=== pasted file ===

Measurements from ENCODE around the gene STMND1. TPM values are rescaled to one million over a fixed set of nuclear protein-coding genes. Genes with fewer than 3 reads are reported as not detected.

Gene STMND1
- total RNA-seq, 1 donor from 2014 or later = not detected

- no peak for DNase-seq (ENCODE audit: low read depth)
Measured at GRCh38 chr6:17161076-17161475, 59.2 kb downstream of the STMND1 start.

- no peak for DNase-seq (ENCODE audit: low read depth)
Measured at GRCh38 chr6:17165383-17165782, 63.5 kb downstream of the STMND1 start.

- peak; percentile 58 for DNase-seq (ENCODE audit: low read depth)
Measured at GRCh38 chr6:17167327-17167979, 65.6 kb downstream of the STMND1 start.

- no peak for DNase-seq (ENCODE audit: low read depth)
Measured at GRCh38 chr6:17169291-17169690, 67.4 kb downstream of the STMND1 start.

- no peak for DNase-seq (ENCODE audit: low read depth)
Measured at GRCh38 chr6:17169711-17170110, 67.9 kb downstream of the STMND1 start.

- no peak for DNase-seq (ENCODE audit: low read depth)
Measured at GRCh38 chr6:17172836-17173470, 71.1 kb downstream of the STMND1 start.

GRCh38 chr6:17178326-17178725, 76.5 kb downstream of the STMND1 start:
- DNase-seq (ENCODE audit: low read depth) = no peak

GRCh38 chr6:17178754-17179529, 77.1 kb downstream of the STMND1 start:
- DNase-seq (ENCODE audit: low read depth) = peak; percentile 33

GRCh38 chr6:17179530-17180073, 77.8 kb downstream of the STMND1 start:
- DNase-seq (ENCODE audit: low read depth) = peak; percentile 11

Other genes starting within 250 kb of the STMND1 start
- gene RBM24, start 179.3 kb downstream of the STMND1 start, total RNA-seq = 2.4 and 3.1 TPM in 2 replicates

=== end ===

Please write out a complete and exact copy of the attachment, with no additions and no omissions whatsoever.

Measurements from ENCODE around the gene STMND1. TPM values are rescaled to one million over a fixed set of nuclear protein-coding genes. Genes with fewer than 3 reads are reported as not detected.

Gene STMND1
- total RNA-seq, 1 donor from 2014 or later = not detected

- no peak for DNase-seq (ENCODE audit: low read depth)
Measured at GRCh38 chr6:17161076-17161475, 59.2 kb downstream of the STMND1 start.

- no peak for DNase-seq (ENCODE audit: low read depth)
Measured at GRCh38 chr6:17165383-17165782, 63.5 kb downstream of the STMND1 start.

- peak; percentile 58 for DNase-seq (ENCODE audit: low read depth)
Measured at GRCh38 chr6:17167327-17167979, 65.6 kb downstream of the STMND1 start.

- no peak for DNase-seq (ENCODE audit: low read depth)
Measured at GRCh38 chr6:17169291-17169690, 67.4 kb downstream of the STMND1 start.

- no peak for DNase-seq (ENCODE audit: low read depth)
Measured at GRCh38 chr6:17169711-17170110, 67.9 kb downstream of the STMND1 start.

- no peak for DNase-seq (ENCODE audit: low read depth)
Measured at GRCh38 chr6:17172836-17173470, 71.1 kb downstream of the STMND1 start.

GRCh38 chr6:17178326-17178725, 76.5 kb downstream of the STMND1 start:
- DNase-seq (ENCODE audit: low read depth) = no peak

GRCh38 chr6:17178754-17179529, 77.1 kb downstream of the STMND1 start:
- DNase-seq (ENCODE audit: low read depth) = peak; percentile 33

GRCh38 chr6:17179530-17180073, 77.8 kb downstream of the STMND1 start:
- DNase-seq (ENCODE audit: low read depth) = peak; percentile 11

Other genes starting within 250 kb of the STMND1 start
- gene RBM24, start 179.3 kb downstream of the STMND1 start, total RNA-seq = 2.4 and 3.1 TPM in 2 replicates